Transcranial magnetic stimulation (TMS) for depression

Transcranial magnetic stimulation can either excite or inhibit cortical areas of the brain, depending on whether the speed of the repetitive stimulation is applied at high or low frequencies. It has been used for physiological studies and it has also been proposed as a treatment for depression. Sixteen trials were included in the review and fourteen contained data in a suitable form for quantitative analysis. Most comparisons did not show differences between repetitive (rTMS) and other interventions. No difference was seen between rTMS and sham TMS using the Beck Depression Inventory or the Hamilton Depression Rating Scale, except for one time period (after two weeks of treatment) for left dorsolateral prefrontal cortex and high frequency; and also for right dorsolateral prefrontal cortex and low frequency, both in favour of rTMS and both using the Hamilton scale. Comparison of rTMS (left dorsolateral prefrontal cortex and high frequency) with electroconvulsive therapy showed no difference except for psychotic patients after two weeks treatment, using the Hamilton scale, which indicated that electroconvulsive therapy was more effective than rTMS.

Authors' conclusions: 

The information in this review suggests that there is no strong evidence for benefit from using transcranial magnetic stimulation to treat depression, although the small sample sizes do not exclude the possibility of benefit.

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Background: 

Transcranial magnetic stimulation can either excite or inhibit cortical areas of the brain, depending on whether the speed of the repetitive stimulation is applied at high or low frequencies. It has been used for physiological studies and it has also been proposed as a treatment for depression.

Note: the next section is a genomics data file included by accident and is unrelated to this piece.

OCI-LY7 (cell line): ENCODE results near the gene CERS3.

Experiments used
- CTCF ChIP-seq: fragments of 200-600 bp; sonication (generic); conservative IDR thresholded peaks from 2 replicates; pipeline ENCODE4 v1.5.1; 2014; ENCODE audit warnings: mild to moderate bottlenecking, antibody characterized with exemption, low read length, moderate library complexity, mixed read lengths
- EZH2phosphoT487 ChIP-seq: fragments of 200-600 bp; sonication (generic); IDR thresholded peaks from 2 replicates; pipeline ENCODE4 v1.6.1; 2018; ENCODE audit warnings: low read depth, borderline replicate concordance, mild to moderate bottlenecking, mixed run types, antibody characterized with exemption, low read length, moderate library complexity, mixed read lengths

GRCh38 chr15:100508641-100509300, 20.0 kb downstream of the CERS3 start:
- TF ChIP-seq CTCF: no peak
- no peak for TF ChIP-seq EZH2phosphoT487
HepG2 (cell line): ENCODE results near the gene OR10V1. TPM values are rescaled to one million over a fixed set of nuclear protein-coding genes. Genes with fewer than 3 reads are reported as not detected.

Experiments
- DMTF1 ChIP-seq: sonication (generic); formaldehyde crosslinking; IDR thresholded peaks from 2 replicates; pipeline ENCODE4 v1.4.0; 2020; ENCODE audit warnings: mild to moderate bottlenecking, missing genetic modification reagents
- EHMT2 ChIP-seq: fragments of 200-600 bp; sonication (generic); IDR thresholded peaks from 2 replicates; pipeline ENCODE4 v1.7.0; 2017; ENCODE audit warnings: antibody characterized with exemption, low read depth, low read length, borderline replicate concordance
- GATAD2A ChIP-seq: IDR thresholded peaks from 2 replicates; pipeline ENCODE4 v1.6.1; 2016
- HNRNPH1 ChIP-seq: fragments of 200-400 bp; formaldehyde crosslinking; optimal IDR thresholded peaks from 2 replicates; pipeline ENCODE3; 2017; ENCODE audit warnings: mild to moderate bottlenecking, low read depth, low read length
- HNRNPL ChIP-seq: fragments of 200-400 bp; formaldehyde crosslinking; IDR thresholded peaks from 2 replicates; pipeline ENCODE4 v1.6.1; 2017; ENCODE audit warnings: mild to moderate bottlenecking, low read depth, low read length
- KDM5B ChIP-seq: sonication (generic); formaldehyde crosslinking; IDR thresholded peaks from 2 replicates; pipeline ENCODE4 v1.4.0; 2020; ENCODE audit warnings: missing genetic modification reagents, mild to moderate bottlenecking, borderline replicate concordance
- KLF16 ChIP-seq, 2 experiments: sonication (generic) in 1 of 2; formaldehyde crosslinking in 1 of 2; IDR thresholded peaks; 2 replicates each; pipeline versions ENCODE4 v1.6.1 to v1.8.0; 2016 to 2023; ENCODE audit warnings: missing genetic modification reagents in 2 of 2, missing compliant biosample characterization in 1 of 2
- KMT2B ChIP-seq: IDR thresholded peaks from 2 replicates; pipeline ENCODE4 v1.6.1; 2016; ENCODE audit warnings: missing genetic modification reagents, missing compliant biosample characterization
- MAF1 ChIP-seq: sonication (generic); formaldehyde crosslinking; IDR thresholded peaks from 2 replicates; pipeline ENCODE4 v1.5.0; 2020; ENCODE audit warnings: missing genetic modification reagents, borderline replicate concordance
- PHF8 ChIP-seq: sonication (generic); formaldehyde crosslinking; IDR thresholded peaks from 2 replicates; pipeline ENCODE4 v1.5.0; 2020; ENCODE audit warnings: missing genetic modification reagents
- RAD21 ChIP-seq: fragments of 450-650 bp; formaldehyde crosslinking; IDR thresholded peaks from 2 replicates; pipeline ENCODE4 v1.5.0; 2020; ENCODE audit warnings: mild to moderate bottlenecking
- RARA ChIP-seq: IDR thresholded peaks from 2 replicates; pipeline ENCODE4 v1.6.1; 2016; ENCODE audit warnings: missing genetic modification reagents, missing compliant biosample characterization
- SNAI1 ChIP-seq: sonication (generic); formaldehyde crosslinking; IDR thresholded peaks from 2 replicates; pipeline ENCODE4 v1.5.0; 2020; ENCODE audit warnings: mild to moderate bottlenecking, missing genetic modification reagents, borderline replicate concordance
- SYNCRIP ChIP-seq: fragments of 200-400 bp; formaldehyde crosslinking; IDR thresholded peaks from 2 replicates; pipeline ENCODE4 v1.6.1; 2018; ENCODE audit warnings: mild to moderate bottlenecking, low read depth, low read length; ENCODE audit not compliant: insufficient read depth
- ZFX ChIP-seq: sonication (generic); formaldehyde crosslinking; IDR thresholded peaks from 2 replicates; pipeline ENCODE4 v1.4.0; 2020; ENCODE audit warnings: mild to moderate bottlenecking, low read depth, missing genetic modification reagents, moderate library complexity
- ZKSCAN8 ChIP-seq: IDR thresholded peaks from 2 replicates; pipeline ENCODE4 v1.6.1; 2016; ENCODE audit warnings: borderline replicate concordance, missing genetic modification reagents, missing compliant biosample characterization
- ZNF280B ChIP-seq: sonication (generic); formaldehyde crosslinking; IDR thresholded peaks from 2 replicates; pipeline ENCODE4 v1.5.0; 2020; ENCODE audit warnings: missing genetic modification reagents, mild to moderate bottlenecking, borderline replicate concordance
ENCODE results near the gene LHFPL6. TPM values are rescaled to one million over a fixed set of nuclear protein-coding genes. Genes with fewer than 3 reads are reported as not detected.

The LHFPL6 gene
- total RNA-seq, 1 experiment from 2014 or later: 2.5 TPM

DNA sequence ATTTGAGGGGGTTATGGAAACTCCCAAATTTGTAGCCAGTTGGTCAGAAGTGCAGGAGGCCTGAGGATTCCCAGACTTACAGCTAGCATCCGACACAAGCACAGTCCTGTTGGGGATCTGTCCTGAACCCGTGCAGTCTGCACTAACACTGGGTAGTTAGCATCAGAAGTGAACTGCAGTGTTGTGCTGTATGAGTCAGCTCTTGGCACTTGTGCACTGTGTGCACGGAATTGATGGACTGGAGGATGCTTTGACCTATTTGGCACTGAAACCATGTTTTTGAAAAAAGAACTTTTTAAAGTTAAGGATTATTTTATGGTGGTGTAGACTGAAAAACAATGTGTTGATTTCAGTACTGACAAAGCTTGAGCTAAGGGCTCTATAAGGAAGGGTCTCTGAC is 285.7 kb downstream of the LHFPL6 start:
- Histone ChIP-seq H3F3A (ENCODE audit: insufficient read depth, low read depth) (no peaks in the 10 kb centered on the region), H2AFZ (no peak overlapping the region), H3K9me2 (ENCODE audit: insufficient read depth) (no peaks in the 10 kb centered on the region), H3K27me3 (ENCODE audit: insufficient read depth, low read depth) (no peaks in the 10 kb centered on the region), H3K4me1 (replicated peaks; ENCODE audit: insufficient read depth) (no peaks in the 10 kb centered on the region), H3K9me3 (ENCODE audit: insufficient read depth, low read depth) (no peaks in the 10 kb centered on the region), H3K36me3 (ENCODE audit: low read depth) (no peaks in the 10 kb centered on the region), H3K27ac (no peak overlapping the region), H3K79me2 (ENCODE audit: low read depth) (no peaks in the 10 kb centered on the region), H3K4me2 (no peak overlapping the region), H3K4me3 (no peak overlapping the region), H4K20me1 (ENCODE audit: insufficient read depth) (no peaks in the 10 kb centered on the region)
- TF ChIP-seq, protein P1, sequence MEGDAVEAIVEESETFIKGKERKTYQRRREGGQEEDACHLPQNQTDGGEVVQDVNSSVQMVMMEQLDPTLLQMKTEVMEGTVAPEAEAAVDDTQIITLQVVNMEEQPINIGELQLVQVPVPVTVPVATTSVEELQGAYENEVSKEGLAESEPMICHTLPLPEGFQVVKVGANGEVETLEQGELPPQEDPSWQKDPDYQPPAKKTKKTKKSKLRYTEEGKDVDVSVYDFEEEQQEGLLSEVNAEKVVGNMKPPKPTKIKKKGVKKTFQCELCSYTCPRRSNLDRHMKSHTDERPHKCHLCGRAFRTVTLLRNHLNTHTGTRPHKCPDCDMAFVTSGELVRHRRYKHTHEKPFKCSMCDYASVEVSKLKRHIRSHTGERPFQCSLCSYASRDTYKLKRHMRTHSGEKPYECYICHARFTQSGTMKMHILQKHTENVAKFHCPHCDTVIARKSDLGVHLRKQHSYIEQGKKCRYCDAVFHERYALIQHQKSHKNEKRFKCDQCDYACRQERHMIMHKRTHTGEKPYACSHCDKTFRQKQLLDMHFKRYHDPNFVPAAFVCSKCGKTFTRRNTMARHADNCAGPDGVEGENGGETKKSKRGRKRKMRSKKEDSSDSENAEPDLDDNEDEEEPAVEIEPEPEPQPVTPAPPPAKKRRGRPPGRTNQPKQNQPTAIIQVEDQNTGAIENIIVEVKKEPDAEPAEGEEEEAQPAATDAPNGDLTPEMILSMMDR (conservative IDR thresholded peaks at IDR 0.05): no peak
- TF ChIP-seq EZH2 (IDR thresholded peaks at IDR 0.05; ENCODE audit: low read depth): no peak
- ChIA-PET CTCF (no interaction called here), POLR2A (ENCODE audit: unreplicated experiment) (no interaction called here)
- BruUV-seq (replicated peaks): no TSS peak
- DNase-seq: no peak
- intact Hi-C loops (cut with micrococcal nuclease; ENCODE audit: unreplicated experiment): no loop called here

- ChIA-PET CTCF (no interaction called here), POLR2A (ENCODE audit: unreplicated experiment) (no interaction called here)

Objectives: 

To assess the clinical efficacy and safety of transcranial magnetic stimulationfor treating depression.

Search strategy: 

An electronic search was performed including the Cochrane Collaboration Depression, Anxiety and Neurosis Review Group trials register (last searched June 2001), the Cochrane Controlled Trials Register (Issue 2, 2001), MEDLINE (1966-2001), EMBASE (1974-2001), PsycLIT (1980-2001), and bibliographies from reviewed articles. Unpublished data and grey literature were searched through personal communications with researchers.

Selection criteria: 

Randomised controlled trials assessing the therapeutic efficacy and safety of transcranial magnetic stimulation for depression.

Data collection and analysis: 

All reviewers independently extracted the information and verified it by cross-checking. Disagreements were resolved through discussion.
Continuous data: When similar studies were grouped, the overall standardised mean difference was calculated under a fixed effect model weighted by the inverse variance method with 95% confidence intervals. (In the presence of statistical heterogeneity, a random effects model was to be used.)

Main results: 

Sixteen trials were included in the review and fourteen contained data in a suitable form for quantitative analysis. Most comparisons did not show differences between rTMS and other interventions. No difference was seen between rTMS and sham TMS using the Beck Depression Inventory or the Hamilton Depression Rating Scale, except for one time period (after two weeks of treatment) for left dorsolateral prefrontal cortex and high frequency; and also for right dorsolateral prefrontal cortex and low frequency, both in favour of rTMS and both using the Hamilton scale. Comparison of rTMS (left dorsolateral prefrontal cortex and high frequency) with electroconvulsive therapy showed no difference except for psychotic patients after two weeks treatment, using the Hamilton scale, which indicated that electroconvulsive therapy was more effective than rTMS.

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